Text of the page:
The derailleur is a device used on chain-driven bicycles to allow gear changes – rather like the transmission effects gear changes on an automobile. The concept dates back to 1905, when touring cyclists used primitive derailleurs where the jockey wheel was brazed to the chainstay. Often disallowed in road racing in those days, derailleurs required freewheeling which gave their users a considerable advantage over fixed wheel riders who had to contend with peddle scrape in turns.
This changed in 1938, when Simplex introduced a revolutionary derailleur having a jockey wheel capable of moving in and out to effect gear changes, while also moving forward and backward according to the size of the sprocket. Simplex’s design incorporated a cage similar to those still in use on some derailleurs to take up slack in the chain. However, the Simplex system had a serious weakness: it was very sensitive to dirt and debris, and required frequent cleaning and lubrication. Despite this, it was so successful that it was immediately allowed in the Tour de France, and dominated racing through World War II.
After the War, Tullio Campagnolo invented the parallelogram front and rear derailleurs, which revolutionized cycling in the post- War decades. Campagnolo’s parallelogram system was fast and more reliable than the Simplex design, and the cable-operated front derailleur was a dream compared to previous systems. “Campy equipped” became the motto for professionals and serious amateurs the world over. Later modified by Suntour, the basic Campy design remains in wide use today.
However, the last couple of decades have brought tremendous change to the biking world, including the emergence of competitive mountain biking. This relatively new sport – accompanied by significant advances in bicycle frame design, construction materials and suspension technology – has brought many new challenges to bike riders, designers and manufacturers. For example, when you’re hurtling down a rocky mountain pass at anything up 80 kph, the last thing you really want is a vital and fragile derailleur dangling from the rear of the frame, vulnerable to damage from rocks or a spill. So in 1999, Karlheinz Nicolai set out to find an alternative solution to the exposed derailleur.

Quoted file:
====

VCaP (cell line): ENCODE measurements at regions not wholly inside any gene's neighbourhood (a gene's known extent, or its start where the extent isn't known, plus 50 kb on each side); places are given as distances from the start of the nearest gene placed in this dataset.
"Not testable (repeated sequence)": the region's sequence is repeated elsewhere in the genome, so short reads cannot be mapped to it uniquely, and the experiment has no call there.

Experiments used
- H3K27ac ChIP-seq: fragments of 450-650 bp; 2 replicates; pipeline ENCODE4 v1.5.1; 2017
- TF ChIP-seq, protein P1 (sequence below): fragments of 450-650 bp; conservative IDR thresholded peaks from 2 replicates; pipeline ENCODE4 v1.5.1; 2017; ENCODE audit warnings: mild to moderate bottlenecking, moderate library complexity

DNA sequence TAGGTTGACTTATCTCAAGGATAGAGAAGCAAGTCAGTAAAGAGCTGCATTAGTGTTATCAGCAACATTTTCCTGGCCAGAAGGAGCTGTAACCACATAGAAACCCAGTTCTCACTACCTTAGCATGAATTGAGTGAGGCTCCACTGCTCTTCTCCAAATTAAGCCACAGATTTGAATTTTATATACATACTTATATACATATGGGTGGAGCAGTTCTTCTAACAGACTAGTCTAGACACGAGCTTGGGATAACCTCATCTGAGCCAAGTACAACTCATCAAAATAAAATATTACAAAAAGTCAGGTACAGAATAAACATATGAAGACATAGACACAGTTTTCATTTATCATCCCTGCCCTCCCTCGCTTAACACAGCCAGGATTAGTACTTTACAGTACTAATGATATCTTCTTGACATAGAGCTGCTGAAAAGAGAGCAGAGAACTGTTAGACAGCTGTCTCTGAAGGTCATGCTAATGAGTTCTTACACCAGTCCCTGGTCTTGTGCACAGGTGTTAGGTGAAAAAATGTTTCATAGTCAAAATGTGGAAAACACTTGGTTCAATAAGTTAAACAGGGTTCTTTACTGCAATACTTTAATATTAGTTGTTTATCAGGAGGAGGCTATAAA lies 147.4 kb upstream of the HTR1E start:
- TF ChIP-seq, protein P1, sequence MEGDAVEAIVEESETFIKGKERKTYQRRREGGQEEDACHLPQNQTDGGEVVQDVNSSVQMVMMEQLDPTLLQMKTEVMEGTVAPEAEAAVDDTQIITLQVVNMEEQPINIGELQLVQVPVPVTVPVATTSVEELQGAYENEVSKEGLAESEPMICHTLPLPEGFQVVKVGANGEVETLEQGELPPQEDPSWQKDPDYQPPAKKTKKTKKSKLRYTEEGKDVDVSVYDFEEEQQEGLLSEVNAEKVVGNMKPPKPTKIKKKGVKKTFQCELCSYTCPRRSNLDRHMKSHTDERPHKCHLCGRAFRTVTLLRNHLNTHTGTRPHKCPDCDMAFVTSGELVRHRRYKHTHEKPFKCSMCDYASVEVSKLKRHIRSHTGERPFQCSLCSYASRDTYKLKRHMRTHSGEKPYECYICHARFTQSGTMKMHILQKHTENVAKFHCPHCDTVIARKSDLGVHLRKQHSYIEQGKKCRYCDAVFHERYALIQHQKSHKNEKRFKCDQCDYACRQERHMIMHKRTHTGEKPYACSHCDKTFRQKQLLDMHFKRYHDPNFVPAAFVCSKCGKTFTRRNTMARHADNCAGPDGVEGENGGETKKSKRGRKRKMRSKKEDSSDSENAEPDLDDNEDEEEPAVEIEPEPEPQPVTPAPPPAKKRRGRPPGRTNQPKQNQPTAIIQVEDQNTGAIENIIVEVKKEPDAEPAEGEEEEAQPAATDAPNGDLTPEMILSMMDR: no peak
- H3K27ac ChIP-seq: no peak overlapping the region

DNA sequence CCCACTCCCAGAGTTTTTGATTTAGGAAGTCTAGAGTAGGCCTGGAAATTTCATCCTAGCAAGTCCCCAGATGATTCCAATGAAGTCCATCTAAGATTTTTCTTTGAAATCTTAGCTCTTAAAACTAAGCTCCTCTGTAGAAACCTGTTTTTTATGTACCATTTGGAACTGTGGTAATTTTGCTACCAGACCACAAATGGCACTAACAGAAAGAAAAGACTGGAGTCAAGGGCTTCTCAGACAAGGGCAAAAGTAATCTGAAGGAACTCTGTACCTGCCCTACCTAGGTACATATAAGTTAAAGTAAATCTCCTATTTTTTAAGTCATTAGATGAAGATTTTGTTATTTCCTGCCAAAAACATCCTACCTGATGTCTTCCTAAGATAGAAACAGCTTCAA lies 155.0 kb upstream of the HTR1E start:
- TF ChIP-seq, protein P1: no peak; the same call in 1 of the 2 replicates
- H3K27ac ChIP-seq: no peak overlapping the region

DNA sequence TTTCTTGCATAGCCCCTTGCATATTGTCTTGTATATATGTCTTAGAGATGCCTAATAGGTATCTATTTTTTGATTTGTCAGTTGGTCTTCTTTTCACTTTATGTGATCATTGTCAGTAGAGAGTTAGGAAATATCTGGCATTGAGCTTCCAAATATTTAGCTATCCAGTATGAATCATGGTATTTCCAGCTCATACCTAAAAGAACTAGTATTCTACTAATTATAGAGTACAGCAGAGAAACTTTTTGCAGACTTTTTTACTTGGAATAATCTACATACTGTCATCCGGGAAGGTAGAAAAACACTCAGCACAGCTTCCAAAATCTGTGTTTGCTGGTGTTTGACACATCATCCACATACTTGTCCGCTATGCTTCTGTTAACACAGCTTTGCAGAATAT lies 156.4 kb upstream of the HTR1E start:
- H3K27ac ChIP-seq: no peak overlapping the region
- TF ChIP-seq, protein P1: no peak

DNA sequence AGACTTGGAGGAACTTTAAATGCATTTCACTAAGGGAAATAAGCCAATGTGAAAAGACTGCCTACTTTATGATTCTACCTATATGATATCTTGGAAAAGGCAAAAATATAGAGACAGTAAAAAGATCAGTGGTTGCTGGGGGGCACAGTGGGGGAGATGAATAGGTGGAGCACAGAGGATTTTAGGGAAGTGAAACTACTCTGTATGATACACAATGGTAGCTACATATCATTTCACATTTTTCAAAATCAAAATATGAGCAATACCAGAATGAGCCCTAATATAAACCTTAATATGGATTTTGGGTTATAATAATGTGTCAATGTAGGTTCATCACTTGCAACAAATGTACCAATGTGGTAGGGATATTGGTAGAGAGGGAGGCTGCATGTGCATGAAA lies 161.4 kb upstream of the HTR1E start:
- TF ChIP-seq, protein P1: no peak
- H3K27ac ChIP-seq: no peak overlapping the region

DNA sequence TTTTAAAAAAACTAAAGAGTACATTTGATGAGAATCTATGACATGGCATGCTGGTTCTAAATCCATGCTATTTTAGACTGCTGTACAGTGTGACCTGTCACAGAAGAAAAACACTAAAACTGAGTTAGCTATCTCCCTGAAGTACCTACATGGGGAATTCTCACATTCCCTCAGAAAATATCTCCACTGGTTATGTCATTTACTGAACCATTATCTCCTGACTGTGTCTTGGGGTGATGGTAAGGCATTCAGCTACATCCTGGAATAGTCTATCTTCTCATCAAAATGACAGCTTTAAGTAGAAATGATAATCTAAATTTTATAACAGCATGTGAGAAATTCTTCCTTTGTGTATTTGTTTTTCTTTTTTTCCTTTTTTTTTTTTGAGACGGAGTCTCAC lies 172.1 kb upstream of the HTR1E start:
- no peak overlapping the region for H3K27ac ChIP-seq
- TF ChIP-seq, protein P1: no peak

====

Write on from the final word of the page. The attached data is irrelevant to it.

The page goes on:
In the past, enclosed transmissions were always too heavy for leisure bikes, let alone competition machines. Now, incorporating lightweight machined alloys, Nicolai has come up with a revolutionary design that is much more robust than the traditional derailleur, without any added weight.
The G-Boxx – as Nicolai calls his invention – is not a derailleur at all, but rather an enclosed transmission using a planetary-gear cartridge. This system eliminates the rear derailleur entirely, and replaces it with the now centrally located transmission integrated into the frame itself. Overall weight distribution and balance are markedly improved, but perhaps the most significant advantage is the ability to now change gears while standing still, or even when the rear wheel is locked. The G-Boxx raises the bar in mountain biking to a new level.
The first Nicolai production bike frame to be outfitted with the G-Boxx transmission as standard is the flagship of the company’s fleet: the Nucleon TST. An extreme downhill and free ride machine developed in association with the KRC-Nicolai race team, the Nucleon TST is a contender in the world downhill championship series.
As well as fitting the G-Boxx to its own products, Nicolai has also formed a subsidiary called Universal Transmissions to market the patented G-Boxx system to other bicycle manufacturers worldwide.
With the Haas machine we can have a prototype finished in the time it would take just to communicate with vendors and get a price quote on making the part outside.